Which one is nicer?


Wind blows through the grass
picking up dirt and debris
and then I eat it

Resources (Pt. 2)

Wind goes through your fur
It sweeps the debris off you
And now you are clean


Forest currency:
Yes, acorns can be traded
for various goods

Empty Yummy

I like to eat air
It tastes like so many things
But also nothing


Moldy and so dark
Minimal dead animals
Perfect for a bear

Open Mouth

Forest gets ready
to be silent for the night.
Think I ate a moth.

To Be a Bear

To smell like a bear,
one must first live like a bear
and eat lots of trash


Get in the river
Let the water carry me
I go where it goes

Where the Forest Goes

No matter how slow
you move throughout the forest,
the forest still goes


I have many claws
They are all pointy and sharp
What to do with them?

I Ate so Many Crickets

So many crickets
making noise in the forest
and in my belly


August goes away
September settles with us
I want leaves to fall

Fall (Pt. 2)

And now on the ground
I will eat so many leaves
These are such good times


Sticks fall from the trees.
I step on them and they break.
I’m so sorry, trees.

Birds are Different

Bird nest: sticks and straws
Bear nest: soft dirt in a cave
Both are so lovely

Birds are Different (Pt. 2)

Bird neck: feather spots
Bear neck: no feather but fur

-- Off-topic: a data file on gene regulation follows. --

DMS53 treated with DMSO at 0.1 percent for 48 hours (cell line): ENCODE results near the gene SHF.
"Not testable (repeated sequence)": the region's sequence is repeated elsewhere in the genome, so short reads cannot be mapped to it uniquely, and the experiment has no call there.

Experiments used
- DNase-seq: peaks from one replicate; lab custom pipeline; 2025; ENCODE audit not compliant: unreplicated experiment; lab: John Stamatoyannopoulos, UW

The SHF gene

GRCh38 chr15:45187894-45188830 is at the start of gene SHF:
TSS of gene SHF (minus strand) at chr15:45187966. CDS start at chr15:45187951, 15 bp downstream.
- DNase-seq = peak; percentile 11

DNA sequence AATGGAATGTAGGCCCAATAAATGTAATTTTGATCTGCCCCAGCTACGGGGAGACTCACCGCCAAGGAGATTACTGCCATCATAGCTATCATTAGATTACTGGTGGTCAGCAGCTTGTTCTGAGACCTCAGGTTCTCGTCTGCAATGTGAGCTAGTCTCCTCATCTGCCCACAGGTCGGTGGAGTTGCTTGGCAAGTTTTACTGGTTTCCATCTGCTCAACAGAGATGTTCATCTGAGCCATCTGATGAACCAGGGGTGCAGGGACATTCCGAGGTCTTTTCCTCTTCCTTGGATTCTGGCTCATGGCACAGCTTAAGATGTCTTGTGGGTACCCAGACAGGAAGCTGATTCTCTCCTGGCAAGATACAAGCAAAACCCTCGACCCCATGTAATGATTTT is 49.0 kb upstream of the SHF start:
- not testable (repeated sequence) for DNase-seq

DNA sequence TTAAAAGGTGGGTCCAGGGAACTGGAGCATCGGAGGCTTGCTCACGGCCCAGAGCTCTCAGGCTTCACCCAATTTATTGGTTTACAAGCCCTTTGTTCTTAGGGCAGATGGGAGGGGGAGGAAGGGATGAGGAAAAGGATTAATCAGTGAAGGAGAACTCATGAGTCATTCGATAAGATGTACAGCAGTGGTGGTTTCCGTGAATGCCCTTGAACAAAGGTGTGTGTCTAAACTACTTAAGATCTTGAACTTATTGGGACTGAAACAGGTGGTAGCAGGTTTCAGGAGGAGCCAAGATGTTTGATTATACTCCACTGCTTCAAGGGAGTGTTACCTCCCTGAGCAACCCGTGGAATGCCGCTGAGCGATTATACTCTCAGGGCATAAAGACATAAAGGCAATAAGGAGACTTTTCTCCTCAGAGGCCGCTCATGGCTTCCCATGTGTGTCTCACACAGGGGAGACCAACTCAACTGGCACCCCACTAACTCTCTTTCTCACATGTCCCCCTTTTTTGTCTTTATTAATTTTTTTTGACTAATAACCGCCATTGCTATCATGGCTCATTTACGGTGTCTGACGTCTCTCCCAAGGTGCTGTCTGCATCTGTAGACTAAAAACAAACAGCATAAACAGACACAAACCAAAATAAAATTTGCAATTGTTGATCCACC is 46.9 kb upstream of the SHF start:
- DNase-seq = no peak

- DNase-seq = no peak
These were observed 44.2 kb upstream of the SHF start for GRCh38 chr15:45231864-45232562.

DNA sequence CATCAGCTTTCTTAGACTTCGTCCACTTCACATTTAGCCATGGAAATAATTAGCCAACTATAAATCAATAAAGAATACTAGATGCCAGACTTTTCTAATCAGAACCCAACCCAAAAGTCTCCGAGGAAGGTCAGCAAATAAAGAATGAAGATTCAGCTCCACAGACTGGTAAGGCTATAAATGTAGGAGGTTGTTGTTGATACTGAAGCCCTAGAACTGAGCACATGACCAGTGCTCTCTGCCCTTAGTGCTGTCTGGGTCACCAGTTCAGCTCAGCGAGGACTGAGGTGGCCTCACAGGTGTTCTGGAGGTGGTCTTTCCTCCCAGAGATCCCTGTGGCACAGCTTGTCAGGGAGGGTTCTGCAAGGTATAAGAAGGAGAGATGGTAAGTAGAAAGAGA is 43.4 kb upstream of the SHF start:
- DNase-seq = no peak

Both are smooth to touch

Where do Fish Go?

I follow a fish
I trace it with squinted eyes
It only escapes


I hope you enjoyed my Bearku, and I hope they inspire you to create your own (as many of you already have). Thank you for reading. And if you have not already, please remember to read my choose-your-own-bear-adventure story. I am told it is quite fun, and I will have a new bear-adventure ready for you soon!

-A bear

You are a bear

You are a bear. You wake up in a dimly lit cave. Your eyes are adjusted to the low light, so you are able to see the textures of your surroundings. You are about to begin a new day as a bear. There will be many obstacles, mental and physical, for you to overcome. You might find something important. You might meet someone important. You might get hurt. You might eat something. It is up to you. As a bear.

Your fur is warm but dirty.

The cave floor is soothing. Cool.

Your surroundings motivate you to…